How many left: Less than 2500
This is one of the more unusual animals in danger of extinction. The Socorro Isopod is a tiny aquatic crustacean. Females produce broods every two months with April being the peak reproductive period. Brood sizes range from three to 57 eggs.
Read more: about the Socorro Isopod.
- Diet: Algae
- Geographical location: New Mexico
- Cause of extinction: Restricted habitat.
How many left: 84 – 100
When you think of leopards, you probably think of the vast open savannas in Africa. But in the Russian far east, a rare subspecies has adapted to life in the temperate forests.
Amur leopards can run up to speeds as fast as 60km/h (37 mph). What’s more impressive is their ability to jump more than 6m (19 feet) horizontally and up to 3m (10 feet) vertically.
Once the leopard has made a kill, it carries and hides its victim so that it is not stolen by other predators. Interestingly, some males have been reported to stay with females after mating and even help with rearing the young.
The Amur leopard is also known as the Far East leopard, Manchurian leopard, and Korean leopard. In each of these locations, the species is in extreme danger of extinction.
Help save the Amur leopard.
- Size: Males 107–136 cm (42–54 in) | Females
- Weight: Males 32.2–48 kg (71–106 lb) | Females 25–42.5 kg (55–94 lb)
- Diet: Deer, young wild boar, spotted deer and red deer calves.
- Geographical location: Russia, China and North Korea
- Cause of extinction: Habitat loss due to deforestation and poaching
African Wild Dog
How many left: 1400 – 5000
The African wild dog is currently the second most endangered canid in Africa after the Ethiopian wolf. It is furthermore the most endangered carnivore in South Africa. Its behavior is rather unique amongst canid species. African wild dogs form incredibly strong social bonds with one another and are super intelligent.
Wild dogs are some of the most successful hunters in the world and the most successful predatory mammals in Africa. They have a staggering 80% success rate. In comparison, the lion has a measly 30% success rate.
- Weight: Males 32.7 kg (72 lb) | Females 24.5 kg (54 lb)
- Diet: Greater kudu, Thomson’s gazelle, impala, bushbuck and blue wildebeest.
- Geographical location: Botswana, Zimbabwe, Namibia, Zambia, Tanzania, and Mozambique.
- Cause of extinction: Habitat fragmentation, conflict with human activities and infectious disease.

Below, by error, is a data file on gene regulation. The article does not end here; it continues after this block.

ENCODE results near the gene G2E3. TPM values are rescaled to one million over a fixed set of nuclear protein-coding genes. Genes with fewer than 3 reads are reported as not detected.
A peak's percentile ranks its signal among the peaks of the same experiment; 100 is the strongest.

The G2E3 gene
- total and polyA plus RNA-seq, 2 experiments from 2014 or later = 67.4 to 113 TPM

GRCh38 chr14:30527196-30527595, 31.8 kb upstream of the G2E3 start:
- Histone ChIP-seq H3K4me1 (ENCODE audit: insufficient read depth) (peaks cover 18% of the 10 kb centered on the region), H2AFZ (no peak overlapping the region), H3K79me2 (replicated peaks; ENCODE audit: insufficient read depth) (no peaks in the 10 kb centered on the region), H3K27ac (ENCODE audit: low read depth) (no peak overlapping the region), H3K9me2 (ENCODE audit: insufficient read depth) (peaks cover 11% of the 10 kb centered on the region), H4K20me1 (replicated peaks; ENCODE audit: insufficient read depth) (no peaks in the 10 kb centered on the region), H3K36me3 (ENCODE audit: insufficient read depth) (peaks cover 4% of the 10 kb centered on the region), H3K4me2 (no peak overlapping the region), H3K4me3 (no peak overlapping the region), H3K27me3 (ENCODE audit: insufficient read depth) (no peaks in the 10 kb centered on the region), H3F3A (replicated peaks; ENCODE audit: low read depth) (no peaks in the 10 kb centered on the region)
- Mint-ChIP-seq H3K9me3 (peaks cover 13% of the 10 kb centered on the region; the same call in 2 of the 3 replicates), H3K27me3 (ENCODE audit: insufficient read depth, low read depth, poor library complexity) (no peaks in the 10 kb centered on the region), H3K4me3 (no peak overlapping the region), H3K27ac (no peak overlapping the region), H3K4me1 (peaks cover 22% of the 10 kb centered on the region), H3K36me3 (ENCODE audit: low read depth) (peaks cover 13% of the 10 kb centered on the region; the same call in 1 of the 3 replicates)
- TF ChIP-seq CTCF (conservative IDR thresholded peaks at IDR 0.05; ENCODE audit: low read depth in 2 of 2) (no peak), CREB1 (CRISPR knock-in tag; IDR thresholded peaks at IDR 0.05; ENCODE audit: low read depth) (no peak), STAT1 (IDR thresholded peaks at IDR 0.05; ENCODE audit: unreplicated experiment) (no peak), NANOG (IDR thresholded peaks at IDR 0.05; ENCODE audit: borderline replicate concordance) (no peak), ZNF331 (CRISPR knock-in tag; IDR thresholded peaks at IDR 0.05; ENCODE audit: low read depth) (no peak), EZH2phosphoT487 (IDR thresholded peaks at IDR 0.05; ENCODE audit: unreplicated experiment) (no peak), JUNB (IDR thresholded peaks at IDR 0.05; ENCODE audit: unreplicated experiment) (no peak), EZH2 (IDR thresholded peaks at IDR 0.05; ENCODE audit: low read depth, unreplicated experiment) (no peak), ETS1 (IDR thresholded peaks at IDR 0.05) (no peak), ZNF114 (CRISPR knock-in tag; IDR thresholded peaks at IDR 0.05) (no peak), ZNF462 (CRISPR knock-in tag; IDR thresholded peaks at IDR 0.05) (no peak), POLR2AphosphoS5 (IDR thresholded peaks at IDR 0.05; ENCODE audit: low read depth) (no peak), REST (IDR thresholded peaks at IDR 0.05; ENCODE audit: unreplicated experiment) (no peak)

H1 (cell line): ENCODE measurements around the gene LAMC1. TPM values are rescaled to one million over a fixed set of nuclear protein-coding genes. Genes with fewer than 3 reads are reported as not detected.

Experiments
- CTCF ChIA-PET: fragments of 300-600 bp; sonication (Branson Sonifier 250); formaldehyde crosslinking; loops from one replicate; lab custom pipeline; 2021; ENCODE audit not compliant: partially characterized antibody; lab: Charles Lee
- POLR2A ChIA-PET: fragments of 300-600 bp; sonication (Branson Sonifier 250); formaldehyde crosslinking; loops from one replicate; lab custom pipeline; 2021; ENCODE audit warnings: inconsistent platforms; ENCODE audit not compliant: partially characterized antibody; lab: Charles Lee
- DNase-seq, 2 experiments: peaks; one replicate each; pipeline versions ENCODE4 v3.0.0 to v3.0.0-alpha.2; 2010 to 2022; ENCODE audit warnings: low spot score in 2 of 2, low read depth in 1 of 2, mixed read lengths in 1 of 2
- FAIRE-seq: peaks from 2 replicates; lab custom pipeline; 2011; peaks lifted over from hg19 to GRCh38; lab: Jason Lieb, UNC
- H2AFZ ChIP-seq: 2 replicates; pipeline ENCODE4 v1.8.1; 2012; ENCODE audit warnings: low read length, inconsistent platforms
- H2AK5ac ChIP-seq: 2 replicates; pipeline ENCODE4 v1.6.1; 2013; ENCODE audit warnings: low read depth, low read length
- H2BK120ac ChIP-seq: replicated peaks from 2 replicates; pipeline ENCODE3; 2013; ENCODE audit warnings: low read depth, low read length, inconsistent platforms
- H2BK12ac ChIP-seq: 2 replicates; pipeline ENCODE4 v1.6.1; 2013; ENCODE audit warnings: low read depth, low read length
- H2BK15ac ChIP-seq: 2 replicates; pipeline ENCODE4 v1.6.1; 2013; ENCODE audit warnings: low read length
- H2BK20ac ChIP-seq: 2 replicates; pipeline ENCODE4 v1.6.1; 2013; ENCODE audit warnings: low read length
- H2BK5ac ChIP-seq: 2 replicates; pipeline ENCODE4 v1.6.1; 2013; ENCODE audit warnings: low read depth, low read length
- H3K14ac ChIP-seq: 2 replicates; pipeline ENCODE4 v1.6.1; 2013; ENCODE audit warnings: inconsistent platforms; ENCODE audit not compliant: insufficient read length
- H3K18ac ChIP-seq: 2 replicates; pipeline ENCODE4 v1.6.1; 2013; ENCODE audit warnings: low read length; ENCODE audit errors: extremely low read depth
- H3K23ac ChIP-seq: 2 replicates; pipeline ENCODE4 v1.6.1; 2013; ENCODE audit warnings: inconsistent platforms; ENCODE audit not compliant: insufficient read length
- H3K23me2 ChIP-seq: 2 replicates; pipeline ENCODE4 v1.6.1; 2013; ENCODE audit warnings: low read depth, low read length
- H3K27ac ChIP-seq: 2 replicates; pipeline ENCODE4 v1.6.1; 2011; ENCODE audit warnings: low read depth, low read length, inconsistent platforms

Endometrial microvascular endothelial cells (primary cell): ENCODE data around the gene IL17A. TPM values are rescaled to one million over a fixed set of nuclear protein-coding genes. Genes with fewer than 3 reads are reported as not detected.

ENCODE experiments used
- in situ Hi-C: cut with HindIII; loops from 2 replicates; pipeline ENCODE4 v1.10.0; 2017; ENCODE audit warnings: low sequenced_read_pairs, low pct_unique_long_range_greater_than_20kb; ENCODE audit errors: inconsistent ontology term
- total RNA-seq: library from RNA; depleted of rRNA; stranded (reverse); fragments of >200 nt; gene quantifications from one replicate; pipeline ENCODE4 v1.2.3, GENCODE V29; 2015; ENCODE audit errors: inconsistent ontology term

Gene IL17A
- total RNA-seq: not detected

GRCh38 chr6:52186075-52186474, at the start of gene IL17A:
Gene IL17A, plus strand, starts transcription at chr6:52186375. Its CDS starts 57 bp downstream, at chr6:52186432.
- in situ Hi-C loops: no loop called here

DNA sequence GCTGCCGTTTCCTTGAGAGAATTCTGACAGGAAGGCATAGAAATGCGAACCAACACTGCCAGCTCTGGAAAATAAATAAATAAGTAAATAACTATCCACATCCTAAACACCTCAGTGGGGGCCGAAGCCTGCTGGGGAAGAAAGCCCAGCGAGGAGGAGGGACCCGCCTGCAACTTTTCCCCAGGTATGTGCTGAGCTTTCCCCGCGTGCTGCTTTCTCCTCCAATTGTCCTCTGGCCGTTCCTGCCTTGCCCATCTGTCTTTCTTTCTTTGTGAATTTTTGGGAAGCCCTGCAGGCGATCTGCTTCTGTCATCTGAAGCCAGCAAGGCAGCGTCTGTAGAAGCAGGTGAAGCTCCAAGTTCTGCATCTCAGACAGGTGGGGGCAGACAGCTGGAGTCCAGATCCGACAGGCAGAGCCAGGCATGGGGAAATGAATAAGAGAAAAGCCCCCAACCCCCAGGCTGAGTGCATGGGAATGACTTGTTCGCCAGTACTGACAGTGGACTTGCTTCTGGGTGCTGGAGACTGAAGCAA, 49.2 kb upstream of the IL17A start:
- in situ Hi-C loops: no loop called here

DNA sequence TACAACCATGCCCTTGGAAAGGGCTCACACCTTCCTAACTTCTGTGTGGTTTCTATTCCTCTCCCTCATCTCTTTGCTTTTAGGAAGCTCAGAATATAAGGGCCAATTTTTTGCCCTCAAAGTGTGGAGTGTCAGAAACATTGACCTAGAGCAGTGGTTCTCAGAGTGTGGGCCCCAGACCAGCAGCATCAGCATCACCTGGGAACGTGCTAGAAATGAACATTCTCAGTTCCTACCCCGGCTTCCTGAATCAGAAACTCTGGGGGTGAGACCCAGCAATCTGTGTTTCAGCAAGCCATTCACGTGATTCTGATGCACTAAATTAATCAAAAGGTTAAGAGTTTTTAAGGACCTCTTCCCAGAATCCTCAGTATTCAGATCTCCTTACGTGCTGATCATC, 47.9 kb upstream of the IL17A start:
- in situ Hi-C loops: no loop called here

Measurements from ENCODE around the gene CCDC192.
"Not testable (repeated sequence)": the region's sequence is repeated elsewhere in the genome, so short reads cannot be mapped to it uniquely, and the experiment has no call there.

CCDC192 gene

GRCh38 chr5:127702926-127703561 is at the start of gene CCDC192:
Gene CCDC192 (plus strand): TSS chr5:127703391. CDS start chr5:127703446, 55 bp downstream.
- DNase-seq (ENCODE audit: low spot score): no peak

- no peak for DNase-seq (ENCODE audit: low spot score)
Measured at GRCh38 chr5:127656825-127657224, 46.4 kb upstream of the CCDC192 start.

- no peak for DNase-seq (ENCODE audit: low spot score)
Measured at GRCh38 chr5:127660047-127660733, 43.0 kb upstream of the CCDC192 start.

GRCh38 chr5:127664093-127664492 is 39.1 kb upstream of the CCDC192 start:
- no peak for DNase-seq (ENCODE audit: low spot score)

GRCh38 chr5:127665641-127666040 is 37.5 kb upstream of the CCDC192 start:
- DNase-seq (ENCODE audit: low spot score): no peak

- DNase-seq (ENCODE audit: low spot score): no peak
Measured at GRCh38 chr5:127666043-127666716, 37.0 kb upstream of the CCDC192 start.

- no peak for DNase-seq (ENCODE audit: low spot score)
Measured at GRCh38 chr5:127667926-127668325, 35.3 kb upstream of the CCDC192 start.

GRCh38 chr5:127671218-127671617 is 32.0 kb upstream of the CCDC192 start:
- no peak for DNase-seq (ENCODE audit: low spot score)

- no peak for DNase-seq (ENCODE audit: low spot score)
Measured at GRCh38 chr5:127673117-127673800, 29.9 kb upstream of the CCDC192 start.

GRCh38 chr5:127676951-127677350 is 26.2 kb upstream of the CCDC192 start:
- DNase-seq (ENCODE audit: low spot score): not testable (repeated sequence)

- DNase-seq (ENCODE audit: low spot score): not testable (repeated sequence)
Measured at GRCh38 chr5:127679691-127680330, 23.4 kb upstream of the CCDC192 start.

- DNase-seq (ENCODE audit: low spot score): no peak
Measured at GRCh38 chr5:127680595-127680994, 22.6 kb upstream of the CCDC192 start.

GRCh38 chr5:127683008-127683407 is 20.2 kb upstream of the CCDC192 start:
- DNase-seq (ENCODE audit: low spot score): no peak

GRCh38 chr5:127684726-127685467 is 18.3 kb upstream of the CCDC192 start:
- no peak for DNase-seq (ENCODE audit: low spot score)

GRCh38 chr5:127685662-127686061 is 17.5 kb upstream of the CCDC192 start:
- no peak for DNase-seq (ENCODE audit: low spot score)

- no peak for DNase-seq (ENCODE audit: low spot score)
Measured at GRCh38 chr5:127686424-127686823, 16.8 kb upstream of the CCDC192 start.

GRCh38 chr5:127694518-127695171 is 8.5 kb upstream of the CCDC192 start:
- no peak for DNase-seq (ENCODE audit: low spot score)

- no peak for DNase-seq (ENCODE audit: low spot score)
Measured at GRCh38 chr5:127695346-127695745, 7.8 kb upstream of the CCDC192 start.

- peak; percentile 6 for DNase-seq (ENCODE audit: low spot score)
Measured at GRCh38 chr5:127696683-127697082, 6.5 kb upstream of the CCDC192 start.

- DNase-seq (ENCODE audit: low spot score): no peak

Eastern Lowland Gorilla
How many left: 5000
The eastern lowland gorilla, also known as the Grauer’s Gorilla, is the largest of the four gorilla subspecies. These gorillas follow a completely vegan diet and are solid muscle.
They make their home in the lowland tropical rainforests of eastern DRC (Democratic Republic of Congo), a country plagued by many years of unrest. Within 50 years, the gorilla’s range has decreased by a staggering 9100 km2 (3500 square miles).
In the mid-1990s there were nearly 17 000 eastern lowland gorillas. Today, their numbers have dropped by 50%. Many years of violence in the region has made it impossible for an accurate accounting of the animals.
Gorillas are considered highly intelligent. Some individuals in captivity, such as Koko, have been taught a subset of sign language. Like the other great apes, gorillas can grieve, laugh have “fulfilling emotional lives”, develop strong family bonds, make and use tools, and think about the past and future.
Read more: The rarest animals in the world.
- Size: Males 1.85 metres (6.1 ft) | Females 1.6 metres (5.2 ft)
- Weight: Males 210 kilograms (460 lb) | Females 100 kilograms (220 lb)
- Diet: They eat every part of the plant, including roots, leaves, fruit, stems, flowers, bark, and even fungi (e.g. mushrooms)
- Geographical location: Democratic Republic of Congo
- Cause of extinction: Habitat loss caused by deforestation and poaching.
The Giant Panda
How many left: 1864
Today, giant pandas are considered a national treasure in China. They make the temperate forests high in the mountains of southwest China their home. For food pandas subsist almost entirely on bamboo. Bamboo has low nutritional value. Thus, they need to eat around 12 to 38 kg (26 to 84 lbs) of it every day.
Despite their bulk, these bears are exceptional at climbing trees. When a newborn panda is born, they are about the size of a lunchbox, about 1/900th the size of their mothers.
Read more: Poaching and habitat loss for pandas in the 1990’s
- Size: 1.2 to 1.9 metres (3 feet 11 inches to 6 feet 3 inches).
- Weight: Males 160 kg (350 lb) | Females 70 kg (150 lb).
- Diet: Bamboo.
- Geographical location: China.
- Cause of extinction: Loss of habitat and poaching.
How many left: 5500
The most notable difference between the black and white rhino is their upper lip. The black rhino has a hooked upper lip where white rhinos have square upper lips. This hooked upper lip allows it to eat casually from bushes and trees, whereas the white rhino grazes the ground for food.
Between 1960 and 1995, the black rhino population dropped by a staggering 98%. Their numbers measured only 2500. Since then, the species has made an amazing comeback from the brink of extinction.
Despite the comeback, black rhinos are still considered critically endangered and in danger of extinction. Wildlife crime, in this case the illegal trade of rhino horn, continues to plague the species and threaten their recovery.
- Size: 3–3.75 m (9.8–12.3 ft) in length.
- Weight: 800 to 1,400 kg (1,760 to 3,090 lb) – Unusually large male specimens have been reported at up to 2,896 kg (6,385 lb).